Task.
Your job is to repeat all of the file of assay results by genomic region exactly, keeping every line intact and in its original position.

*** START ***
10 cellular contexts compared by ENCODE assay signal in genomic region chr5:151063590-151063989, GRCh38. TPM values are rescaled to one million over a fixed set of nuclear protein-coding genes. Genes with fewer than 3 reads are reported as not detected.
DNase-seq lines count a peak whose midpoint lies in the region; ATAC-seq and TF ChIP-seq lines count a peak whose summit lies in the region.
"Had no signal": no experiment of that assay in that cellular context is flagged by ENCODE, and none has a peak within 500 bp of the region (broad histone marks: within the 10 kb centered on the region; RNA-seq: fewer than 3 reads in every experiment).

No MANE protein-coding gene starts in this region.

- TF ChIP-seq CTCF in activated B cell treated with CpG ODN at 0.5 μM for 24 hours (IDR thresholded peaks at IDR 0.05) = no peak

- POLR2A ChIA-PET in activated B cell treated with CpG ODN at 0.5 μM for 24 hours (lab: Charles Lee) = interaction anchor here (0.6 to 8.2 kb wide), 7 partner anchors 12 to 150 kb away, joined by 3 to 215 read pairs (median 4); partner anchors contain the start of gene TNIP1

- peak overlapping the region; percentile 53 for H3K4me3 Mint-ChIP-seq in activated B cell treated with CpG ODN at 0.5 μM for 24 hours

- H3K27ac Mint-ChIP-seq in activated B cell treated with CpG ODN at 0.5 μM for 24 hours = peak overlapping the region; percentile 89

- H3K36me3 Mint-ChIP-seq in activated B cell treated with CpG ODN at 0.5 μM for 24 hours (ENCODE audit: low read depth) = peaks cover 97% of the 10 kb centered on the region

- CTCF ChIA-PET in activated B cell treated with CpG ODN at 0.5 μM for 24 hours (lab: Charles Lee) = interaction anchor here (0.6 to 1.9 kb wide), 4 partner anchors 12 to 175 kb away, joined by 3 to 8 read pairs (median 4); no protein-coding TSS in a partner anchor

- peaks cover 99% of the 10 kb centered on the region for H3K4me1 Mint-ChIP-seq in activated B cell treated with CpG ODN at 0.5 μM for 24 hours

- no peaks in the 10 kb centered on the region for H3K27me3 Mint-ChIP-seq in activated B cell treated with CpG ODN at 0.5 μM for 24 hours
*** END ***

10 cellular contexts compared by ENCODE assay signal in genomic region chr5:151063590-151063989, GRCh38. TPM values are rescaled to one million over a fixed set of nuclear protein-coding genes. Genes with fewer than 3 reads are reported as not detected.
DNase-seq lines count a peak whose midpoint lies in the region; ATAC-seq and TF ChIP-seq lines count a peak whose summit lies in the region.
"Had no signal": no experiment of that assay in that cellular context is flagged by ENCODE, and none has a peak within 500 bp of the region (broad histone marks: within the 10 kb centered on the region; RNA-seq: fewer than 3 reads in every experiment).

No MANE protein-coding gene starts in this region.

- TF ChIP-seq CTCF in activated B cell treated with CpG ODN at 0.5 μM for 24 hours (IDR thresholded peaks at IDR 0.05) = no peak

- POLR2A ChIA-PET in activated B cell treated with CpG ODN at 0.5 μM for 24 hours (lab: Charles Lee) = interaction anchor here (0.6 to 8.2 kb wide), 7 partner anchors 12 to 150 kb away, joined by 3 to 215 read pairs (median 4); partner anchors contain the start of gene TNIP1

- peak overlapping the region; percentile 53 for H3K4me3 Mint-ChIP-seq in activated B cell treated with CpG ODN at 0.5 μM for 24 hours

- H3K27ac Mint-ChIP-seq in activated B cell treated with CpG ODN at 0.5 μM for 24 hours = peak overlapping the region; percentile 89

- H3K36me3 Mint-ChIP-seq in activated B cell treated with CpG ODN at 0.5 μM for 24 hours (ENCODE audit: low read depth) = peaks cover 97% of the 10 kb centered on the region

- CTCF ChIA-PET in activated B cell treated with CpG ODN at 0.5 μM for 24 hours (lab: Charles Lee) = interaction anchor here (0.6 to 1.9 kb wide), 4 partner anchors 12 to 175 kb away, joined by 3 to 8 read pairs (median 4); no protein-coding TSS in a partner anchor

- peaks cover 99% of the 10 kb centered on the region for H3K4me1 Mint-ChIP-seq in activated B cell treated with CpG ODN at 0.5 μM for 24 hours

- no peaks in the 10 kb centered on the region for H3K27me3 Mint-ChIP-seq in activated B cell treated with CpG ODN at 0.5 μM for 24 hours